kinds of history (1927, 21-22).

Inspiration during the decade of the 1880's also came from a surge in the
publication of documents (much as had stimulated eighteenth century work).

The decade of the 1880's witnessed the early work in economic history in the
United States at Johns Hopkins where Ely insisted on the inductive method as
well as Schmoller's historical approach, and at Columbia with Seligman's
work on medieval guilds. Dunbar gave the first formal instruction in
economic history at Harvard in 1883 where Ashley became the first professor
of economic history in America in 1892. Similar chairs followed at Columbia
and Yale. Manchester led in England with the first chair, 1910, (Cambridge,
1928; Oxford, 1931; the London School of Economics, lectureship, 1904),
although economic history had had a place in the Cambridge curriculum since
1878. In France both the Sorbonne and Aix-Marseille emphasized regional and
geographical concerns of the discipline.

The Gesellschaft für Sozial- und Wirtschaftsgeschichte with its
Vierteljahrschrift (originally as Zeitschrift, 1893, the oldest journal of
economic history) dates from the beginning of the twentieth century. In 1926
N. S. B. Gras founded the Business History Society and its Journal of
Business History. In England the Economic History Society with its Economic
History Review was established in 1927. In France the Revue d'histoire des
doctrines économiques et sociales was founded in 1908 but changed its name
in 1913 to Revue d'histoire économique et sociale to signal the relationship
between the history of theories and the histories of institutions and
promote empirical studies; Annales (d'Histoire Economique et Sociale, later
Annales E.S.C.), began publishing in 1929. In the Netherlands the
Economisch-historisch jaarbock saw the light in 1916. And finally in 1940
the Economic History Association with its Journal of Economic History was
founded; Clough noted in 1970 that over the years, the profile of membership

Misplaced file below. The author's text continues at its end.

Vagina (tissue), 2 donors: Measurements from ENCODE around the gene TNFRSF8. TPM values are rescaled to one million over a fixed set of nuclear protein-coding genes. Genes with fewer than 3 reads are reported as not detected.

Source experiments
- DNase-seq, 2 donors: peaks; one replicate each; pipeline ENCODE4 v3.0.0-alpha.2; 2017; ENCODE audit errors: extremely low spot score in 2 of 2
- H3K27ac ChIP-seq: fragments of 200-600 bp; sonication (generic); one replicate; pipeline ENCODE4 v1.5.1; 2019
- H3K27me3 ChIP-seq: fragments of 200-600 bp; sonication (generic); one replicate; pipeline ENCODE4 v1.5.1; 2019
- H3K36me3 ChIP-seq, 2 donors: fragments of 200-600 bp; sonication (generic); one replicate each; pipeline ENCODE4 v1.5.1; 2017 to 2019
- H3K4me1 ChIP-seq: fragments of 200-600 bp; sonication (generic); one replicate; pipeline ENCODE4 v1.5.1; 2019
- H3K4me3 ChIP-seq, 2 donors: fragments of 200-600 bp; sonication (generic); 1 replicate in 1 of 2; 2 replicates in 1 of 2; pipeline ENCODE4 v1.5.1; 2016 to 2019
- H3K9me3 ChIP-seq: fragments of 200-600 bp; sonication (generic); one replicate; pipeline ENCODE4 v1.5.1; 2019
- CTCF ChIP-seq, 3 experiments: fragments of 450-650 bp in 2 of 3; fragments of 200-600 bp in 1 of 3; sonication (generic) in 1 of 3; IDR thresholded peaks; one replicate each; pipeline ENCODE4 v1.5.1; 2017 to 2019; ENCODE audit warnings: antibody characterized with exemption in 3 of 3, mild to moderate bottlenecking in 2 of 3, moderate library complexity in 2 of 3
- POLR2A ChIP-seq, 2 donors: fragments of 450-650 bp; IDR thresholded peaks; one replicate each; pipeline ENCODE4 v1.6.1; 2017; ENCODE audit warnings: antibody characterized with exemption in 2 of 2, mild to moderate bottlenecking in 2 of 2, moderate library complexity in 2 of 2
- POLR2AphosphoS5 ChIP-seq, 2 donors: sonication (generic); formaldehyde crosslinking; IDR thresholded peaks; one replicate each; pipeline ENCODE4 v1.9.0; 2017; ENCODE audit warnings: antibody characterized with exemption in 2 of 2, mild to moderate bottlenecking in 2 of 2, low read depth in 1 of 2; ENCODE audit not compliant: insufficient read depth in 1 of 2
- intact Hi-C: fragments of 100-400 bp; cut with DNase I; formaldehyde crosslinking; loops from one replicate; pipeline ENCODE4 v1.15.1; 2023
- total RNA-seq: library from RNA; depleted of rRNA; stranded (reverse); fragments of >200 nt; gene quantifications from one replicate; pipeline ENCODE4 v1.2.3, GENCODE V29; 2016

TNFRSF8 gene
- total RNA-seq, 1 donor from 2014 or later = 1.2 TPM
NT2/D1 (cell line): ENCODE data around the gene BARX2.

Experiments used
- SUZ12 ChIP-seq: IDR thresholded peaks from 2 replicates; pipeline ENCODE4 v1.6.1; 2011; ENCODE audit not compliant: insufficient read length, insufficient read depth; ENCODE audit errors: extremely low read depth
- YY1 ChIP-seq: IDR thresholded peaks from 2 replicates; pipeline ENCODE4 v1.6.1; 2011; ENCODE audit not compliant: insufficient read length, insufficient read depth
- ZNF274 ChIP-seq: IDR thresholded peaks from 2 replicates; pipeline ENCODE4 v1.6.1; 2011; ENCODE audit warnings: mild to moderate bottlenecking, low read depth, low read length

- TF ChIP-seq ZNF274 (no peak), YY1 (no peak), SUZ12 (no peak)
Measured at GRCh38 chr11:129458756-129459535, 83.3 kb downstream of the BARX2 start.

changed from about equal numbers with backgrounds in economics and history
to a large majority with backgrounds in the former (1970, 12). Expressly to
spread the discipline, the International Economic History Association was
established in 1960.

In the U. S. the Carnegie Institution financed a series of co operative
studies beginning in 1904; from the 1920's the systematic study of business
cycles by the National Bureau of Economic
Research benefited economic historians as well as economists. Beginning in
1940 the SSRC sponsored the Committee on Research in Economic History and
then during the 1950's a
Committee on Economic Growth studying long-run, irreversible, trends rather
than short-term fluctuations. Goodrich (1960) cites the strengths of this
work in its central problem, economic evelopment, its use and development of
quantitative method, and its method of comparison among countries; and its
weaknesses in its limitations to contemporary times and subject matters, and
its neglect of social costs and the qualitative aspects of causation.

Developments of quantitative methods and the construction of national income
accounts set the stage for the "new economic history" or "cliometrics" which
Landes maintains was announced
by Rostow's British Economy of the Nineteenth Century, 1949 (1978, 3).
Purdue University sponsored its first Seminar on Quantitative Methods in
Economic History in December of 1960.
This "new" history attempted to do four things:

First to state precisely the questions subject to examination and to define
operationally the relevant variables. Second, to build explicit models that
are relevant to the questions at hand. Third, to produce evidence
(frequently quantitative, but at times qualitative) of the world as it
actually existed. And finally, to test the model (a logical
statement of assumptions and conclusions) against the evidence (the world
that did exist) and the counterfactual deduction (the world that did not
exist) (Davis, 1966, 657).

In its preoccupation with becoming more scientific, the new economic history
emphasized measurement and the relation of measurement to theory and
typically made use of sophisticated
statistical methods including regression analysis--in contrast with the
descriptive techniques of Annales. However, its hypothetico-deductive method
based on counterfactual propositions is
the very basis on which it has been attacked as "anti-empiricist",
"anti-positivistic" and resulting in "quasi-history" (Fogel, 1966).
Xxxx Xxxxx Xxxxxx
Ph.D Student
Department of Political Science
SUNY at Albany
Nelson A. Rockefeller College
135 Western Ave.; Milne 102
Albany, NY 12222

More information about the Marxism mailing list